ASIC will not ignore ‘lawful’ behaviour

Just because something is lawful doesn’t mean it won’t grab the attention of the Australian Securities and Investments Commission (ASIC) and the use of its proposed product intervention powers.

The regulator has provided documentation to the Senate Economics Legislation Committee explaining that while the product intervention power is intended to allow ASIC to intervene
“prospectively”, that does not mean it will not act where consumer compensation is involved.

“There are some cases where we might intervene in relation to consumer detriment which was caused by conduct that was completely lawful at the time,” ASIC told the committee. “In these cases, we will not be able to go back and declare that such conduct was unlawful and require compensation to be paid. We think this is appropriate.”

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However, it said that in other cases it might intervene in relation to “lawful conduct that was driving unlawful conduct” and cited its recent intervention into flex commissions which, while not unlawful, resulted in skewed incentives which drove unlawful and deceptive conduct.

“In such cases, we could intervene prospectively to address the lawful conduct driving the harm (i.e. by banning flex commissions), and in relation to the unlawful conduct, if we can gather evidence of that conduct, then we can seek compensation on behalf of consumers in relation that conduct (i.e. the misleading and deceptive conduct or unconscionable conduct),” ASIC said.

It said that, alternately the consumers impacted by the unlawful conduct could directly seek compensation, either through AFCA or through the courts.

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There is something strange in ASIC banning lawful conduct. I wonder if they might not be acting ultra vires in such cases.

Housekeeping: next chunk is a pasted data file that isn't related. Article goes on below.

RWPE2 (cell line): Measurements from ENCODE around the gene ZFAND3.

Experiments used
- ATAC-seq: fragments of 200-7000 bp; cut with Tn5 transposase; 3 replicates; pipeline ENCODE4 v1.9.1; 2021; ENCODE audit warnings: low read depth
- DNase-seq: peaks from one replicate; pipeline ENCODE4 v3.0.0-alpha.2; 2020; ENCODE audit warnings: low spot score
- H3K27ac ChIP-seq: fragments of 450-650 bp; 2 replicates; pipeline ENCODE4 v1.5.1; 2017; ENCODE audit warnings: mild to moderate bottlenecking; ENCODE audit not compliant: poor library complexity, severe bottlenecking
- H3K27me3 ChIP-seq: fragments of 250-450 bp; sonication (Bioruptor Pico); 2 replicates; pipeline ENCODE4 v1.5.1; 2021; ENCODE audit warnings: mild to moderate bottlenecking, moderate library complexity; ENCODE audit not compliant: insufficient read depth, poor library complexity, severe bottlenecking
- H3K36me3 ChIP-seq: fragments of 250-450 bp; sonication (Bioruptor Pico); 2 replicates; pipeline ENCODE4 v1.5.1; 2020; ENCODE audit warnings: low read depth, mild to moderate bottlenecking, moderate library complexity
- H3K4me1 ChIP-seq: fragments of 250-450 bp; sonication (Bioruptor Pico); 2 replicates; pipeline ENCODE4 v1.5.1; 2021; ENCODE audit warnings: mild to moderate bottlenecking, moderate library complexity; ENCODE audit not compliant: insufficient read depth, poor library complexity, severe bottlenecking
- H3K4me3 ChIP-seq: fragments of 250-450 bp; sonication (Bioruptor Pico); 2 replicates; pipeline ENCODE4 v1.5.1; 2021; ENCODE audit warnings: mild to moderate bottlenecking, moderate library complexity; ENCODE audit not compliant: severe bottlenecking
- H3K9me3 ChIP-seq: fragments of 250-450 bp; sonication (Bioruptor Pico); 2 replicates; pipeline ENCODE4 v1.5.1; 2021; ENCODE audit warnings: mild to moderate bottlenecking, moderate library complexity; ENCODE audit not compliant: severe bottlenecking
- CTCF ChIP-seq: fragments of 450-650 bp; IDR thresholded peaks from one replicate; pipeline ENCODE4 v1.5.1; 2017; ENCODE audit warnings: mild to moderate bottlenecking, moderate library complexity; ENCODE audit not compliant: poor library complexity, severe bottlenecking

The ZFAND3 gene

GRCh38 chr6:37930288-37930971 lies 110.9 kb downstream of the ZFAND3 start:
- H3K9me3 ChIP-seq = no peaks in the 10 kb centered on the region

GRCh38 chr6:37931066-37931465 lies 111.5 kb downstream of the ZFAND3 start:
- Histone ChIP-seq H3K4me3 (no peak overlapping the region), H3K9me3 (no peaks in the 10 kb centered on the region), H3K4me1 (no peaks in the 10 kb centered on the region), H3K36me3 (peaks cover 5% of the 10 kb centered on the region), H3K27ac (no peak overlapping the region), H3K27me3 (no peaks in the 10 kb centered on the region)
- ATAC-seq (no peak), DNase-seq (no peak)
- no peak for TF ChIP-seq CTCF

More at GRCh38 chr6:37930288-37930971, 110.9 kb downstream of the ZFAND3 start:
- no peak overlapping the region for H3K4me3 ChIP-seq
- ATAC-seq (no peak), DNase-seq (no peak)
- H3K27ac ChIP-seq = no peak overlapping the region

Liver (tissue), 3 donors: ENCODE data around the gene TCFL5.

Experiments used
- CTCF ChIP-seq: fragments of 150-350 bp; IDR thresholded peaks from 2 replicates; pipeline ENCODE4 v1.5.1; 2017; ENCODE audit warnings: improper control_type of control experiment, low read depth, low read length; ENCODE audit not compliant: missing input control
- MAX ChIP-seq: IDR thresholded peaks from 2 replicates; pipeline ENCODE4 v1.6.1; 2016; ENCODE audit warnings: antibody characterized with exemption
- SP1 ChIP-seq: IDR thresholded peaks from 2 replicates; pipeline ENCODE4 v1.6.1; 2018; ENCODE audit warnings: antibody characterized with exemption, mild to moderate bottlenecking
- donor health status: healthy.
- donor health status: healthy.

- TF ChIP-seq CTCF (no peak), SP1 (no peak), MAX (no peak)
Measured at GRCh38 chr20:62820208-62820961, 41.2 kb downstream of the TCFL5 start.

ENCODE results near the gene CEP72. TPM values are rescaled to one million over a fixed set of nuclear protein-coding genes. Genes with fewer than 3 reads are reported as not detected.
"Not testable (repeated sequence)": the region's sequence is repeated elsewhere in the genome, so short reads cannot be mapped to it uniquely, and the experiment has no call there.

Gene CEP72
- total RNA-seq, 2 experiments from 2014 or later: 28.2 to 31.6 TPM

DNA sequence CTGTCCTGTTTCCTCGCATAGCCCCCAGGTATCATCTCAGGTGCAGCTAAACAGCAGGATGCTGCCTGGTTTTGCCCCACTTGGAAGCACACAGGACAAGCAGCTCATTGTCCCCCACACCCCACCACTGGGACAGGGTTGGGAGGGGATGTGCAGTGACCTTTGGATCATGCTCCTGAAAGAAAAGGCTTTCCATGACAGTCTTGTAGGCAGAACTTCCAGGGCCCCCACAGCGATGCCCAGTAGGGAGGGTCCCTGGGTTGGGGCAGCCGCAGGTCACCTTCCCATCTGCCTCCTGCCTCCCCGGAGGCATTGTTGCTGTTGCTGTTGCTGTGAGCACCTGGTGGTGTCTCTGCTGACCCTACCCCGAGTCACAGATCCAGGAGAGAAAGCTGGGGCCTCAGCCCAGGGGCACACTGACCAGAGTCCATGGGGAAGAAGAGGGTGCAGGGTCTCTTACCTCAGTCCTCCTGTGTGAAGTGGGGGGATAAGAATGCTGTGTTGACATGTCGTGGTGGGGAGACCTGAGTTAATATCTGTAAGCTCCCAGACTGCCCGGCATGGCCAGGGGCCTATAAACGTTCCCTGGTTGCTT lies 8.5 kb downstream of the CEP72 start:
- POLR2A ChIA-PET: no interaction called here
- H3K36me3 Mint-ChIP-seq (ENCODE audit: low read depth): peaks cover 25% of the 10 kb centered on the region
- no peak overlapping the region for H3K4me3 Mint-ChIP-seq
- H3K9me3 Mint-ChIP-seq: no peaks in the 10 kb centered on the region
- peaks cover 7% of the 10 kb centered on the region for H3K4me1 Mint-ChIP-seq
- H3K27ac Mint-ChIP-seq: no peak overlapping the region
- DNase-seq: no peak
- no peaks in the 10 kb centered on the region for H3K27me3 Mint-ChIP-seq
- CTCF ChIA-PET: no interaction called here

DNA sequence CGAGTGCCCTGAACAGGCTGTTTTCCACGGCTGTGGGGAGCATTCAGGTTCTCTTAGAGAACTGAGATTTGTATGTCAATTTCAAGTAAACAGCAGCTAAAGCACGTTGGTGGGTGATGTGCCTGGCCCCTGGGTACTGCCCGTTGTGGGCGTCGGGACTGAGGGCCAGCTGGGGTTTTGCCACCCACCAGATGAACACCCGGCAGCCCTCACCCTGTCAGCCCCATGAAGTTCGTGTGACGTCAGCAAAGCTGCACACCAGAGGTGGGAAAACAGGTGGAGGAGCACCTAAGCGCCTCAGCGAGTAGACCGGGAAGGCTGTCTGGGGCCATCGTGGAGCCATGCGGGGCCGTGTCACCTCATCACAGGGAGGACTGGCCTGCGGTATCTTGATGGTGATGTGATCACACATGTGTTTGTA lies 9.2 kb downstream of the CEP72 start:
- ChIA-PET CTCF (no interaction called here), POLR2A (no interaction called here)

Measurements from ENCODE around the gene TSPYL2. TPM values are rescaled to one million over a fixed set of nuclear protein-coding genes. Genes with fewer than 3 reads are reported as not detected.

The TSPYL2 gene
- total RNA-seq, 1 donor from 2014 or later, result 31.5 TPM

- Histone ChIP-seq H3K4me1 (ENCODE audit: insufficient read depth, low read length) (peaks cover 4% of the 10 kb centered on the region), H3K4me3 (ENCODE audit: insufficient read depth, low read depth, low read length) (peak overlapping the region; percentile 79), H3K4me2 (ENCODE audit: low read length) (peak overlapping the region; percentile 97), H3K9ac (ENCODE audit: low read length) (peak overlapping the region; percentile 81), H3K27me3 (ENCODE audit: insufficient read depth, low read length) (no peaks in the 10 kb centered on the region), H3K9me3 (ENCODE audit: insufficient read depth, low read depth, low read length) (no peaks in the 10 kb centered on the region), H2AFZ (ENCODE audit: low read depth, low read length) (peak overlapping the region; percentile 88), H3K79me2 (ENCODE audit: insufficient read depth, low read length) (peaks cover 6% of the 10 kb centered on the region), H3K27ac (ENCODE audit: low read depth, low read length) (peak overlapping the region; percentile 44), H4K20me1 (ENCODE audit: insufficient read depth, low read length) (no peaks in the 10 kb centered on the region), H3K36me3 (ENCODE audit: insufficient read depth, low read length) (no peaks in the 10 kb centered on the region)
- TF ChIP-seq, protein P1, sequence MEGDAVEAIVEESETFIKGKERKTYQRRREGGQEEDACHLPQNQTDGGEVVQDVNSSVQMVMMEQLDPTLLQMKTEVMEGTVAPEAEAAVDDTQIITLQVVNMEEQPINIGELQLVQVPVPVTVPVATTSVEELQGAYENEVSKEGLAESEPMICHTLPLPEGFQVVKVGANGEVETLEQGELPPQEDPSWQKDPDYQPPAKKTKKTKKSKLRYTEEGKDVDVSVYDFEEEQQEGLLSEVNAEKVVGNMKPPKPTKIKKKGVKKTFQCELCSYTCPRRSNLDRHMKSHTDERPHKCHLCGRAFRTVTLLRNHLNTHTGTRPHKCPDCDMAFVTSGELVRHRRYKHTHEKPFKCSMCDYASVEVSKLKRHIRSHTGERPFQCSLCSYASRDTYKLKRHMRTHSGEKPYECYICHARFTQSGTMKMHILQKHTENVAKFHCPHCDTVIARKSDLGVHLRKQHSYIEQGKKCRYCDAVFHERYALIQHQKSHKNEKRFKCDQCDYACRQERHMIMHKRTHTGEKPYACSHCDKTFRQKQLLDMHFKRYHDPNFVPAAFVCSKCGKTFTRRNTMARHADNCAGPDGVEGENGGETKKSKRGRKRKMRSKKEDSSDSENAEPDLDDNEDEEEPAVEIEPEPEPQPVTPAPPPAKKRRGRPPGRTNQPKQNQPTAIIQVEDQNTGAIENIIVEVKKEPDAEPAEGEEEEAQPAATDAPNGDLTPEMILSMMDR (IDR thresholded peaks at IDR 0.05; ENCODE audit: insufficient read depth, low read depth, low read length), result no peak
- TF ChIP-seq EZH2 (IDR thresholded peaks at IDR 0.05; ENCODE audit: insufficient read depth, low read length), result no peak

I am confused. ASIC have told me on a number of occasions they do NOT interpret the law, their only role is to administer it. Which is correct? Are they interpreting, and setting the standard above the law, or are they administering the law only, or are they just as telling people different things depending on who they talk to?

Very valid point. I also recall being given what could only be akin to a 'lecture' by an ASIC employee about how the interpretation of the law was my responsibility, and that their role was as an enforcer of the law.

It appears they are embracing the "whatever makes us sound like a caring organisation." program adopted by the banks.

They should return to just manufacturing running shoes, I'm sure that was far less stress for management!

ASIC what about unconscionable conduct or socially unacceptable conduct, such as your staff quotas and openly stated 'heads on sticks' approach? Or the fact that you refuse to investigate ISA funds or their so called advice?

No wonder you are no longer 'public servants', as you're clearly now totally self serving.

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